Almost immediately, Seattle’s leading rabbis began to construct a comprehensive Jewish argument for stronger gun laws. Behind the scenes, the Jewish Federation was mapping a strategy to build and engage a large, coordinated Jewish coalition, to influence the policy debate surrounding background check laws in Olympia, WA.
Beginning in 2012, the Jewish Federation built the type of Jewish coalition and generated the type of activism that used to be the norm for our community. Our coalition maximized the Jewish community’s strengths and was well integrated with the larger interfaith presence in the Yes On I-594 campaign.
Twenty-three Jewish organizations joined the effort. They ranged from Jewish Family Service to the Kavana Cooperative. The rabbinate supporting I-594 ranged from Rabbi Moshe Kletenik, one of the Pacific Northwest’s most influential Orthodox rabbis, to Rabbi Daniel Weiner, senior rabbi at the region’s largest Reform synagogue, Temple De Hirsch Sinai.
(Below: Washington Coalition of Rabbis members meet state legislators in Olympia to lobby for I-594.)
The Federation’s actions defined the issue for Seattle’s Jews. When a National Rifle Association representative misappropriated the history of the Holocaust, the Federation publicly and effectively denounced the NRA’s misleading assertions and reinforced the need for strengthening the law on background checks.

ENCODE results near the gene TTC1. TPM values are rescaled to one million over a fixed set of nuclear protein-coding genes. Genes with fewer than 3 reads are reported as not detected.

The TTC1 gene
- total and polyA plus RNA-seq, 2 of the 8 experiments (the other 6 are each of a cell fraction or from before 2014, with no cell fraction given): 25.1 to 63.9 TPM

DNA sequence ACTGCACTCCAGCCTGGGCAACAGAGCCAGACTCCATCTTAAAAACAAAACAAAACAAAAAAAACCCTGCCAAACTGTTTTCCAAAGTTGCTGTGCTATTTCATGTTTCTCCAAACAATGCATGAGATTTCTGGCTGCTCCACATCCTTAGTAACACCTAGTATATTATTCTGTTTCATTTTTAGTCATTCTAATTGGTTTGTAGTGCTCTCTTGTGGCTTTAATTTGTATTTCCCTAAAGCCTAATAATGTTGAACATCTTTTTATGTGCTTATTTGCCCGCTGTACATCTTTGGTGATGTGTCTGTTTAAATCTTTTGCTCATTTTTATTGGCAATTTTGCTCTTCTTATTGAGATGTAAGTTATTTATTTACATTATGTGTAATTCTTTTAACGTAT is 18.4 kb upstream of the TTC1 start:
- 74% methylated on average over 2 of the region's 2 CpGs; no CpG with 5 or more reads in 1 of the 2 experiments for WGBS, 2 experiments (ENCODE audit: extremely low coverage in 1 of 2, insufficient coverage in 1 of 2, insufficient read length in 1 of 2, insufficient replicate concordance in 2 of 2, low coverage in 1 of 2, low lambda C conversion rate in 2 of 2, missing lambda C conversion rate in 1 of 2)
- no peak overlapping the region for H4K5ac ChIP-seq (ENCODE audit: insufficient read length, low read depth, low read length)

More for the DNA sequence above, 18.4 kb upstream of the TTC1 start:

Through its network of supporters, the Jewish Federation built a cadre of more than 1,000 gun responsibility activists. These individuals were encouraged to participate in get-out-the-vote efforts, phone banking, and other campaign activities. During Sukkot, the Jewish Federation and Jewish Family Service coordinated the largest education effort on gun responsibility and I-594 in the Jewish community. They prepared and distributed 4,000 kits to help families talk about gun violence, domestic violence, and the need for stronger gun laws.
I-594 did not pass solely due to the Jewish community or the Jewish Federation’s efforts. Nevertheless, we offered staff, fundraising, communications, and other forms of support, giving the Yes on I-594 campaign a reliable, effective, and impactful coalition partner.
Even as we celebrate the passage of I-594, I am also celebrating the resurgence of the Jewish community – and Seattle’s Federation — as a force for influencing the debates of our time. There are few issues the Jewish community can drive on its own, but well-coordinated Jewish participation in broader coalitions can have a positive impact on the issue in question and on the strength of the Jewish community overall.
The campaign to pass I-594 set a pattern for future successes in Washington state and in other communities, bringing Jewish values and Jewish community action to the forefront of our public policy debates and campaigns.
(Below: Seattle Mayor Ed Murray speaks at Temple De Hirsch Sinai during the Faith Action Network march in support of I-594.)